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Germany To Usher In New Era For Cannabis Policy In Europe

Germany To Usher In New Era For Cannabis Policy In Europe

A recent announcement by the incoming governing coalition in Germany shook the foundation of European cannabis prohibition. The group of lawmakers announced a pending adult-use cannabis legalization measure that they plan to introduce in the upcoming session. The coalition, known as the ‘traffic light coalition,’ is composed of members from the Social Democratic Party of Germany (SPD), the Free Democratic Party (FDP), and the Greens.

Cannabis activists have worked very hard to legalize cannabis for adult use in Germany over the course of many years, and it is inspiring to see those efforts culminating in a viable legalization measure to be introduced in the upcoming session. Legalization in Germany is obviously a big deal for the people that live within the nation’s borders. However, the impact of the policy reform will likely be felt throughout the continent.

A Race To Be First

As of right now, no country on the European continent has fully legalized cannabis for adult use, although several countries are very close. Switzerland has allowed low-THC cannabis products to be bought and sold since 2017, yet, high-THC cannabis products are still prohibited except for medical use. Both Switzerland and the Netherlands are launching legalization pilot programs in a limited number of cities as part of multi-year public policy research projects.

In late 2019 Italy’s Supreme Court ruled that cannabis prohibition as it applied to individual cultivation was unconstitutional, creating some legal protections. However, lawmakers in Italy have so far been unable to pass a legalization measure to fully implement the Court’s ruling. Luxembourg recently announced that it will be legalizing cannabis for adult use in 2022.

Whichever country becomes the first in Europe to legalize all cannabis products nationwide for adult use regardless of the amount of THC contained will benefit greatly. With that being said, Germany would reap the most benefits by being first because it is the most populated country within the European Union, and it is home to the fourth-largest economy on the planet. Germany’s market is going to be massive.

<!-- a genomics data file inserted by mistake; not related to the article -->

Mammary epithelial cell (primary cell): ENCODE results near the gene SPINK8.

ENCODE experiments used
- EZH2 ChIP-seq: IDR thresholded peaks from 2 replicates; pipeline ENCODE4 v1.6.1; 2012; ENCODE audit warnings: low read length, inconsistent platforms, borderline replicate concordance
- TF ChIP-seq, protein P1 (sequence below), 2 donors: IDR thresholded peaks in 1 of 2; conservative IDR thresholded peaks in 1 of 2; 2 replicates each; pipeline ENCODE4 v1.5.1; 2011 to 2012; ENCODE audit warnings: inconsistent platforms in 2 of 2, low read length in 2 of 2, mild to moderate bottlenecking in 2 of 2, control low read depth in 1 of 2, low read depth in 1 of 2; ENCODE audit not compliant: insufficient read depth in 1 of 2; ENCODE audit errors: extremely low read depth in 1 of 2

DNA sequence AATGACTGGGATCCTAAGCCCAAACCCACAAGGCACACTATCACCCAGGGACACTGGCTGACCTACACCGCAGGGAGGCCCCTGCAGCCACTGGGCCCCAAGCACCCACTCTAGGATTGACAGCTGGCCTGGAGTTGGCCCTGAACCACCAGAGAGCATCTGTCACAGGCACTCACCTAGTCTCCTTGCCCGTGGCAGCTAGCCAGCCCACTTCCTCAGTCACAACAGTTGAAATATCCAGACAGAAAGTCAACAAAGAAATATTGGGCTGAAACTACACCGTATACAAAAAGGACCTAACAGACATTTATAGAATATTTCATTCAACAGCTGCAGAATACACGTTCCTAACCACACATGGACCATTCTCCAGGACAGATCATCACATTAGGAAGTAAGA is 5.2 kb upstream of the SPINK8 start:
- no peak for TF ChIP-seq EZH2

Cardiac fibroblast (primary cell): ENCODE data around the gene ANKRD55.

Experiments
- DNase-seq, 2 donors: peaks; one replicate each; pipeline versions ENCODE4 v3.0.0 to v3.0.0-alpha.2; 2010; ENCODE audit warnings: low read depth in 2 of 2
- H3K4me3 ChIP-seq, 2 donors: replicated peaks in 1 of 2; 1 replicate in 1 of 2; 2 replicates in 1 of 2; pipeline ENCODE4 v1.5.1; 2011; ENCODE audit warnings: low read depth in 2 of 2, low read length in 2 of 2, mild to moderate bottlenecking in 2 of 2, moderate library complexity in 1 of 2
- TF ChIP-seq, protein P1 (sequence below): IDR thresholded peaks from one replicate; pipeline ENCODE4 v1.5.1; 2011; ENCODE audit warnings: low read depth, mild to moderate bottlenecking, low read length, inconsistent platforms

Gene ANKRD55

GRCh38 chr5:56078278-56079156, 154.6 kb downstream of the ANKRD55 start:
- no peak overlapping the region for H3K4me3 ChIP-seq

An Enormous Domino

Technically, Luxembourg announced plans to legalize before news broke that lawmakers in Germany were also planning on legalizing. If Luxembourg does prove to be the first to legalize amongst its continental peers, it will be historic. However, legalization in Luxembourg will not be as big of a domino to fall compared to Germany.

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Luxembourg is small and mostly rural and only has a population of roughly 632,000 people. Compare that to Germany, which has the largest economy on the continent and a population of over 83,000,000 people. Germany’s political influence in the region is enormous, and when legalization inevitably works out in Germany, other countries are going to be much more likely to follow suit.

Legalization in Germany is so big that it will likely have a political butterfly effect that even extends to other continents. Germany is currently one of the largest importers of medical cannabis products, and when adult-use cannabis legalization occurs, it could result in Germany being the first country to legalize adult-use imports. It’s just one of many examples of what is likely to occur after Germany’s adult-use legalization law is fully implemented.

Learn more from the International Cannabis Business Conference here:  Internationalcbc.com

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